Tropical Atlantic Aerosols

Grade Level: 7-9


Source: National Aeronautics and Space Administration. Adapted with permission.


 

MY NASA DATA (http://mynasadata.larc.nasa.gov) makes NASA Earth science data accessible to K-12 teachers and students, as well as citizen scientists. You can use the data and lessons with your existing science curriculum. The investigations will help you to practice science inquiry and math or technology skills using real measurements of Earth system variables and processes.

MY NASA DATA microsets are created using data from NASA Earth science satellite missions. They have information on the atmosphere, biosphere, cryosphere, ocean, and land surface. You can find the data online along with support for your teacher like lesson plans, user-friendly documents, computer tools, and an Earth science glossary. You can also find science project starter ideas.

In this 50-minute activity, you can use NASA satellite data to find out where there are the greatest concentrations of aerosols over the course of a year in the tropical Atlantic region, and where these aerosols come from.

Background

Earth’s atmosphere is a mixture of gases that includes nitrogen, oxygen, carbon dioxide and other trace gases. The atmosphere also contains small, suspended liquid and particle matter called aerosols. Aerosols come from a number of sources, both natural and human-made. Some examples of aerosols are volcanic ash, dust, sand, sea salts, industrial pollutants, and smoke from biomass burning.

Aerosols are important to study and monitor because they have direct and indirect effects on regional weather and Earth’s climate. They can also affect how much of the sun’s radiation reaches Earth’s surface (radiation budget). For instance, some aerosols can scatter the sun’s radiation back to space, which causes cooling. Other aerosols can absorb radiation (a warming effect). And some can change cloud particle sizes, start chemical reactions, or even keep clouds from forming. Scientists have strong debates about the global impact of aerosols’ effects.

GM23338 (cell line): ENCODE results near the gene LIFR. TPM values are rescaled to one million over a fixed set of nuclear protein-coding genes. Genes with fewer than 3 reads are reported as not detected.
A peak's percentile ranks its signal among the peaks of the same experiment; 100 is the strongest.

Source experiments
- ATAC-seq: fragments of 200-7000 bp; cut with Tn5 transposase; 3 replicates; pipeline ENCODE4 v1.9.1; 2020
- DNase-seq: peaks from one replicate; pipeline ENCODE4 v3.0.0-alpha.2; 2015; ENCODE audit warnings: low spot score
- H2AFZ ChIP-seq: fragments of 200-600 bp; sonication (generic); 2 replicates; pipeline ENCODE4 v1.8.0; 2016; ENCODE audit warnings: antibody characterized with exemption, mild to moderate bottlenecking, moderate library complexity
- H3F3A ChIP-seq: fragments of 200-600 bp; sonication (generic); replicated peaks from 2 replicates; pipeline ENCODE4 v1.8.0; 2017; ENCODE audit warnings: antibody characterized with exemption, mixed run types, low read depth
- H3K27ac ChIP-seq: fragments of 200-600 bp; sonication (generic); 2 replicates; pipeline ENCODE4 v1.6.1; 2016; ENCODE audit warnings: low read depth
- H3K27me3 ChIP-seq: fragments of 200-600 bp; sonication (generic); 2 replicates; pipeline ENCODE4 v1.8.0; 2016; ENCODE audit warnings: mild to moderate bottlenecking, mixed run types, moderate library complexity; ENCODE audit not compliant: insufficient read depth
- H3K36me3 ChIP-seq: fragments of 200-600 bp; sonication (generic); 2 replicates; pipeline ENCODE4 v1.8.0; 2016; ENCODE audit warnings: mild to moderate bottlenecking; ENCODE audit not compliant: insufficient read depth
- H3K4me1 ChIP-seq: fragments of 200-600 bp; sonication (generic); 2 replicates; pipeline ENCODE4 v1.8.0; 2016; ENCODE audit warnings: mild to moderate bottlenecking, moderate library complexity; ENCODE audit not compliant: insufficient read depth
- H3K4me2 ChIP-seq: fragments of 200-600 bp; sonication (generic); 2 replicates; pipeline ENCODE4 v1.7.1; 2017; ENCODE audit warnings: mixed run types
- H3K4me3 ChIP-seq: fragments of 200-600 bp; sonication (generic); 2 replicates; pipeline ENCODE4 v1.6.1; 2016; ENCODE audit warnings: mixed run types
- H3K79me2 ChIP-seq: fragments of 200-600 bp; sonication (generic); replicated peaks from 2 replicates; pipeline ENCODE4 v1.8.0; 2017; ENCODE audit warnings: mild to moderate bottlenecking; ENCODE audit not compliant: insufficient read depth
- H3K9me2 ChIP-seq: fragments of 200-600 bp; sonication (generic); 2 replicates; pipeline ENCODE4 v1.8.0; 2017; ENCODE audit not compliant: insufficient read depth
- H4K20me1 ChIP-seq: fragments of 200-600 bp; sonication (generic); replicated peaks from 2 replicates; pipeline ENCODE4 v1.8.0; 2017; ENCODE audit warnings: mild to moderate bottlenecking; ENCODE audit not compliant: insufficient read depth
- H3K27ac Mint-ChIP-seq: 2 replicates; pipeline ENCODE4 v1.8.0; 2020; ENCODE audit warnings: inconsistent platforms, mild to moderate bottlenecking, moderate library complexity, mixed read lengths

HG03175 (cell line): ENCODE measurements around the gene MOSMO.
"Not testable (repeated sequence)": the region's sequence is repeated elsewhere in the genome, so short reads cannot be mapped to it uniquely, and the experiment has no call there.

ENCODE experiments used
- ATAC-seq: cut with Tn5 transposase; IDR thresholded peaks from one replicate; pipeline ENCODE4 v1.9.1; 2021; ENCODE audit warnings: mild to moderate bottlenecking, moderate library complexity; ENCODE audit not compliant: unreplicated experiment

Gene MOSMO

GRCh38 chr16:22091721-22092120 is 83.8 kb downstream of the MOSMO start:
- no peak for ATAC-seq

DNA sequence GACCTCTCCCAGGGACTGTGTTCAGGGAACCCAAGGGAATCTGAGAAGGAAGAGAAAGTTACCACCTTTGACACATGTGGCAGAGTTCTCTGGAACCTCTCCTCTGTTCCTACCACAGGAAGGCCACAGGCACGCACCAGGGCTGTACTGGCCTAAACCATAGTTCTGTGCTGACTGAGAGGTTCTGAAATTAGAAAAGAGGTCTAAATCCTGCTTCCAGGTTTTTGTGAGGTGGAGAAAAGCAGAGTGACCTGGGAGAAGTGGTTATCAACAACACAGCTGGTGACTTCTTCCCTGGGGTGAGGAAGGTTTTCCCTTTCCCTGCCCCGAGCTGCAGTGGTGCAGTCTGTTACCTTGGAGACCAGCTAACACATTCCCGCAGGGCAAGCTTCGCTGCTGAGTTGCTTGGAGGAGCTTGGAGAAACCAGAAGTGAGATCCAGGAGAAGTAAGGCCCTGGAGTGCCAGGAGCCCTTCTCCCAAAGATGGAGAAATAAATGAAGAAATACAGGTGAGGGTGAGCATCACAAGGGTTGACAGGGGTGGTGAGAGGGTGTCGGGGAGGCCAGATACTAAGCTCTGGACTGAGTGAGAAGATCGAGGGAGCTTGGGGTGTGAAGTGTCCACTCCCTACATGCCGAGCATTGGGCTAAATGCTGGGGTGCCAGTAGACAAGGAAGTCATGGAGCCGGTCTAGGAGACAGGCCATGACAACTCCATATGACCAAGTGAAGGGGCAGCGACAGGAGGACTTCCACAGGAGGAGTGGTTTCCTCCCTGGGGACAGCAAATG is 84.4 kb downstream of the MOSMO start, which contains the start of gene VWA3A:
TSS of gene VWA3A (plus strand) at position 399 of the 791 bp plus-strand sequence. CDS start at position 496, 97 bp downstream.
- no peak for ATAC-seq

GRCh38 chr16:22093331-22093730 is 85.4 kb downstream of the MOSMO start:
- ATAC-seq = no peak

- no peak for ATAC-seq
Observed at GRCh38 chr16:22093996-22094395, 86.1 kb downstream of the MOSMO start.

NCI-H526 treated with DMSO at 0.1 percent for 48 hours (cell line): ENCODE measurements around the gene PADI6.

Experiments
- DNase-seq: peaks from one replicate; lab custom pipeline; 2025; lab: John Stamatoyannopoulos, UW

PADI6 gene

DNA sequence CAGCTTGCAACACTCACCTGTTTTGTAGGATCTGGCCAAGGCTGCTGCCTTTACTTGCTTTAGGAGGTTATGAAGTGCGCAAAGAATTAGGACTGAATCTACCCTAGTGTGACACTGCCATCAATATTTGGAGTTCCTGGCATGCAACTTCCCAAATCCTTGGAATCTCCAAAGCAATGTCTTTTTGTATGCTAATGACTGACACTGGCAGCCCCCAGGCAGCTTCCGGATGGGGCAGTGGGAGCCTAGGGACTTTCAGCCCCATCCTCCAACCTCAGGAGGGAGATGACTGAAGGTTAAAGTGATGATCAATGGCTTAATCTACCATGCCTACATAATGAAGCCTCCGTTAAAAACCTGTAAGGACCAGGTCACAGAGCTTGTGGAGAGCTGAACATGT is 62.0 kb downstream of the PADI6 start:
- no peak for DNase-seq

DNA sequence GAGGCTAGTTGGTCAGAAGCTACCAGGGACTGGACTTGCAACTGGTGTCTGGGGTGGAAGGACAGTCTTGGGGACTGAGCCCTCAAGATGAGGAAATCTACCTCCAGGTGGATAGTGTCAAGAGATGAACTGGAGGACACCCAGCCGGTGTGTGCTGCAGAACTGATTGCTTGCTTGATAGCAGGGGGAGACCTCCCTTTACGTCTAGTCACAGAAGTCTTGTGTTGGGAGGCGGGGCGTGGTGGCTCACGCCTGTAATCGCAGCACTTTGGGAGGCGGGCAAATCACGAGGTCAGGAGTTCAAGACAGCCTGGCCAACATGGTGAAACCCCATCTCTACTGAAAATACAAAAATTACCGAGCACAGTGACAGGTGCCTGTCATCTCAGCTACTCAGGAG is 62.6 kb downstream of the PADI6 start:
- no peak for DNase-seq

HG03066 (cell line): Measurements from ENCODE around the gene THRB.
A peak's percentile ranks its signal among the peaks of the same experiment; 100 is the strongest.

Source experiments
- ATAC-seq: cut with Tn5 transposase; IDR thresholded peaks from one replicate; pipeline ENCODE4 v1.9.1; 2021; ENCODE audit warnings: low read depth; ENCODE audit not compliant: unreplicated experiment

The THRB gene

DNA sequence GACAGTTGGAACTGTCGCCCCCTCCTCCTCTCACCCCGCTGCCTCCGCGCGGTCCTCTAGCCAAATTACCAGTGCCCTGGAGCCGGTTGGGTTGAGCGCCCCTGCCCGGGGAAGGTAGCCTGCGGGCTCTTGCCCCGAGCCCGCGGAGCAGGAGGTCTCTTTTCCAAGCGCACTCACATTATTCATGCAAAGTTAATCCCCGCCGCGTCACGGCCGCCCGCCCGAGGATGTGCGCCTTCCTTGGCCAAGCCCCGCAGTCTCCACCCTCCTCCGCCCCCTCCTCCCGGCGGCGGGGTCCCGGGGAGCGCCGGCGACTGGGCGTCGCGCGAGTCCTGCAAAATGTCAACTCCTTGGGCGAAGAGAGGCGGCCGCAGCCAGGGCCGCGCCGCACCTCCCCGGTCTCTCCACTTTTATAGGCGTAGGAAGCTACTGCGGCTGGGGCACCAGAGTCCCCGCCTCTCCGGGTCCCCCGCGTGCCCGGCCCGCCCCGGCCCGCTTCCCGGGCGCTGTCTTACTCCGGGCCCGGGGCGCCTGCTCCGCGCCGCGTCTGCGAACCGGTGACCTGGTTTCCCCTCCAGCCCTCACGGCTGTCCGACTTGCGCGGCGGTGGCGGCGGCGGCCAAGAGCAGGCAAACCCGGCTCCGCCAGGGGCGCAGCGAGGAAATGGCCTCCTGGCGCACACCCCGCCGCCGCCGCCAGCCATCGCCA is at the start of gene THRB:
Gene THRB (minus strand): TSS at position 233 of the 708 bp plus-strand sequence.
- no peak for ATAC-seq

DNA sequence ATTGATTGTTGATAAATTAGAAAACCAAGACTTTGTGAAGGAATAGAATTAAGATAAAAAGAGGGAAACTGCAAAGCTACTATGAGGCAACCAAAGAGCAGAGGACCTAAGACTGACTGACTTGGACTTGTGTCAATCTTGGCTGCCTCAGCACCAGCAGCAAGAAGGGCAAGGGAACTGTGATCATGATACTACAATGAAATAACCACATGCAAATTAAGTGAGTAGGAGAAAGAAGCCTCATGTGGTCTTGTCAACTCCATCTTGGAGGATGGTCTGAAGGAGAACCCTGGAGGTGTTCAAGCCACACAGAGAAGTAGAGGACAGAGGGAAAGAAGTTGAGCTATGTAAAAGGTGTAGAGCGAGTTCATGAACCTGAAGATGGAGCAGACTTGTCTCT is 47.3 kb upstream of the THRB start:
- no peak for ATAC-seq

Several NASA satellite instruments are monitoring Earth’s atmosphere to measure aerosols. These instruments measure “aerosol optical depth.” This is the extent that aerosols keep sunlight from passing through the atmosphere by scattering or absorbing radiation. The larger the optical depth, the less radiation reaches Earth’s surface.

NASA scientists are using data from the Aqua, CloudSat, and CALIPSO satellites to understand the impact that warm, dry, dusty air blowing out of the Sahara Desert might have on hurricane formation in the Atlantic. Does the dry air keep hurricanes from forming, or does dust provide seeds for clouds, helping storms to form? Together, the three satellites track humidity, aerosols (dust), temperature, and cloud structure within the layer of Saharan air. These data allow scientists to map these characteristics in relation to where and when hurricanes form. Scientists can then observe what impact the Saharan air might have on storms (from Hurricanes: The Greatest Storms on Earth, http://earthobservatory.nasa.gov/Features/Hurricanes/).

Materials

Procedure

In this lesson, you can explore NASA data from the Multi-angle Imaging Spectroradiometer (MISR) instrument on the Terra Satellite to examine how desert dust travels from the west coast of Africa. Desert dust warms the atmosphere in regions by absorbing radiation and slowing down storm cloud formation.

Ready to start?  Go to: http://mynasadata.larc.nasa.gov/preview_lesson.php?&passid=56. Have fun!

This lesson plan was contributed to MY NASA DATA by Rex Roettger, a teacher at Ramey School, Aguadilla, Puerto Rico.